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The Dallas Arts community has lost one of its biggest patrons: Nancy Harmon, philanthropist and visionary, passed away over the weekend at the age of 92. Although she is no longer with us, her influence on the arts in Dallas won’t fade for a long time.

SMU President R. Gerald Turner said, “Nancy Hamon’s impact on the arts at SMU and in Dallas were profound. Her personality was a force of nature that made her a natural leader. She will be missed by all of us, but her legacy as an arts visionary is secure.”

Hamon’s impact on the arts at SMU is evident. The arts library that is housed inside the Meadows School of the Arts is called the Jake and Nancy Hamon Arts Library. Hamon also gave $1 million to create the Jake and Nancy Hamon Galleries exhibition space at the Meadows Museum. And in 2009, she contributed to the renovation of the Meadows Museum Plaza.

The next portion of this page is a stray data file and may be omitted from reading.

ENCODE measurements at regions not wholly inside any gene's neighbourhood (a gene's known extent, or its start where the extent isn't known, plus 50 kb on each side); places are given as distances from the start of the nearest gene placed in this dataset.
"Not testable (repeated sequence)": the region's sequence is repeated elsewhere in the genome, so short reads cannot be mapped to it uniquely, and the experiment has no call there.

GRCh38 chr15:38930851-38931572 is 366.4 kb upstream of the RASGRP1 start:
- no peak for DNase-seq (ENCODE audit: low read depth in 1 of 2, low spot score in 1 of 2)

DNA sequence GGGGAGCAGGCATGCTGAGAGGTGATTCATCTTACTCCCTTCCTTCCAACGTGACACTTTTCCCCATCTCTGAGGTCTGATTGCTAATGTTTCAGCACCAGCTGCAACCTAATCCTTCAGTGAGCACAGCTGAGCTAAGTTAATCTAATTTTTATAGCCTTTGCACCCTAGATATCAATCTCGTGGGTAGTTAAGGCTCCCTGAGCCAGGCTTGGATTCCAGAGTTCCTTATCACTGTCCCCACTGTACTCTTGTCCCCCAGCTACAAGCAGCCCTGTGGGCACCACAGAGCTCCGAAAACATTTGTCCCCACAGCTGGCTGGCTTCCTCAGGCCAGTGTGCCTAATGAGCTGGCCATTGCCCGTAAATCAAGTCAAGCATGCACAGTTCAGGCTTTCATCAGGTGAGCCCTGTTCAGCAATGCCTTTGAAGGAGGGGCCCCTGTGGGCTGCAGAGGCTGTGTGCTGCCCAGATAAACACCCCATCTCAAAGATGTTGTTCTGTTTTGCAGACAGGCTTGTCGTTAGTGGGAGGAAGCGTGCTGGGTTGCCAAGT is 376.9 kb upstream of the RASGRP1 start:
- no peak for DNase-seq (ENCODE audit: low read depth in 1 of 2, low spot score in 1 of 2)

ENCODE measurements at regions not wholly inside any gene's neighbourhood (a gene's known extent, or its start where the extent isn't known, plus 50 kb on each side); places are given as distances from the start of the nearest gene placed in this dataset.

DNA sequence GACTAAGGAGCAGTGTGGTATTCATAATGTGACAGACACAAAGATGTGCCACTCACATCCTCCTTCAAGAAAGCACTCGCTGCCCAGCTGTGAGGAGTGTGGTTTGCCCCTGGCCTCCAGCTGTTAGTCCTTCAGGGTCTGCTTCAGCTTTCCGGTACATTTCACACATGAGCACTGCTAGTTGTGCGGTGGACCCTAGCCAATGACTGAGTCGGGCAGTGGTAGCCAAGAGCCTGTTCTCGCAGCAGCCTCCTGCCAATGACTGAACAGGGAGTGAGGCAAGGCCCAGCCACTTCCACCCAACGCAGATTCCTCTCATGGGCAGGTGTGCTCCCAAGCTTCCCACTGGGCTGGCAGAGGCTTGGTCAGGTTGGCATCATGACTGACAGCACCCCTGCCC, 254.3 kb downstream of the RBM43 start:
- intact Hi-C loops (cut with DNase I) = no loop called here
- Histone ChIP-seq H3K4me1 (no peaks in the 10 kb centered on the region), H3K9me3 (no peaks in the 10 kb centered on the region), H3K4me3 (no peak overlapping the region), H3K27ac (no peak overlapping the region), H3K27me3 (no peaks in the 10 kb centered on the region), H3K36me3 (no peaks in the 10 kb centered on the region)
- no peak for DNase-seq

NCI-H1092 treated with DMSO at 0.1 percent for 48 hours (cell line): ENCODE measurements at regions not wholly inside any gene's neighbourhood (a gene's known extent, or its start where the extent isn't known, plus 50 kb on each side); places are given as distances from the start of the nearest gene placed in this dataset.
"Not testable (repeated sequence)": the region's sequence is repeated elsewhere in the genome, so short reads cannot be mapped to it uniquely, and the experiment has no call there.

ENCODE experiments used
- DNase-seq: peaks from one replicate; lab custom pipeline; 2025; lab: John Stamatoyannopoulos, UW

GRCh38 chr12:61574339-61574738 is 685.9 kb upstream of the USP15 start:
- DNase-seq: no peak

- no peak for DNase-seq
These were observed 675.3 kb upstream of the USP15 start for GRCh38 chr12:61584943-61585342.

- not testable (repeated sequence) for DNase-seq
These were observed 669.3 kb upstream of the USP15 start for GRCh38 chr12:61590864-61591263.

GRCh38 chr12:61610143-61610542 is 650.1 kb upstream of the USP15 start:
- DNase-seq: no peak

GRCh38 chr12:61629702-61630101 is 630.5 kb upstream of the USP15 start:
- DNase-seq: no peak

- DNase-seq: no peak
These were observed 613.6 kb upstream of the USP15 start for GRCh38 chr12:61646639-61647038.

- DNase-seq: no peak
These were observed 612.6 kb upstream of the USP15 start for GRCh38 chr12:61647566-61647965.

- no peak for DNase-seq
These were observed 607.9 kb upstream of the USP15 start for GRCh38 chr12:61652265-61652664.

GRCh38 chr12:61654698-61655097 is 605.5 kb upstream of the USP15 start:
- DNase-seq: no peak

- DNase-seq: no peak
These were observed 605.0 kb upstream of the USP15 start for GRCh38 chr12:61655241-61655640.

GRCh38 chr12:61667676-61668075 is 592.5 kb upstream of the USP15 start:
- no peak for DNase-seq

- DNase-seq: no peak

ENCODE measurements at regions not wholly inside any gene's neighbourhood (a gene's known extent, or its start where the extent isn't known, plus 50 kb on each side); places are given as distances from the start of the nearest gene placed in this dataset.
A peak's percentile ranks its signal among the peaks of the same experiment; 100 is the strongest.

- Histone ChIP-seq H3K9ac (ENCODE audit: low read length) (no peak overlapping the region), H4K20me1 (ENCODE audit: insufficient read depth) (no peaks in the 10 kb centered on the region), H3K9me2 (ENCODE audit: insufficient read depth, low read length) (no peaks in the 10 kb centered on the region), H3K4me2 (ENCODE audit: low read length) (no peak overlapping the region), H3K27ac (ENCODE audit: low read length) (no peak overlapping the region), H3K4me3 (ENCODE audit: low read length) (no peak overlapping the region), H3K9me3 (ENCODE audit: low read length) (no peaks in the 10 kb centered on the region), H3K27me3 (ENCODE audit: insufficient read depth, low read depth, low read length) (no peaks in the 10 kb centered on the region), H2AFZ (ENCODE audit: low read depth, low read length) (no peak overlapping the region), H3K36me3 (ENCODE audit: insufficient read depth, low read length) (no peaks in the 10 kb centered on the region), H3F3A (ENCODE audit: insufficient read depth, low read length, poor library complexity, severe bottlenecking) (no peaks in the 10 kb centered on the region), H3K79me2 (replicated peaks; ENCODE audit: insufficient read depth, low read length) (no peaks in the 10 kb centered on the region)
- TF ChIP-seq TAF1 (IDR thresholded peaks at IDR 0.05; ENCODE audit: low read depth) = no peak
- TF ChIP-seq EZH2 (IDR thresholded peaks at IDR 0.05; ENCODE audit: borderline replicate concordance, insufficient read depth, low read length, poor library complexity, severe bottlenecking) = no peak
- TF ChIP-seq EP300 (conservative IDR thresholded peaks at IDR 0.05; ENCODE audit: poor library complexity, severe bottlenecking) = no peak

Nancy Hamon’s touch extended beyond SMU to nearly all of Dallas. In 1988, she donated $20 million to fund the 140,000-square-foot Nancy and Jake L. Hamon Building at the Dallas Museum of Art. She also gave $10 million for a 200-seat recital hall at the Winspear Opera House.

Caren Prothro, a chair member of the SMU Board of Trustees, said, “Her decades of support for the arts in Dallas has been pivotal in the development and growth of the downtown Dallas Arts District.

The citizens of Dallas owe a debt of gratitude to a great lady, a truly one-of-a-kind philanthropist whose large life and reach literally transformed our city and made it what it is today.”

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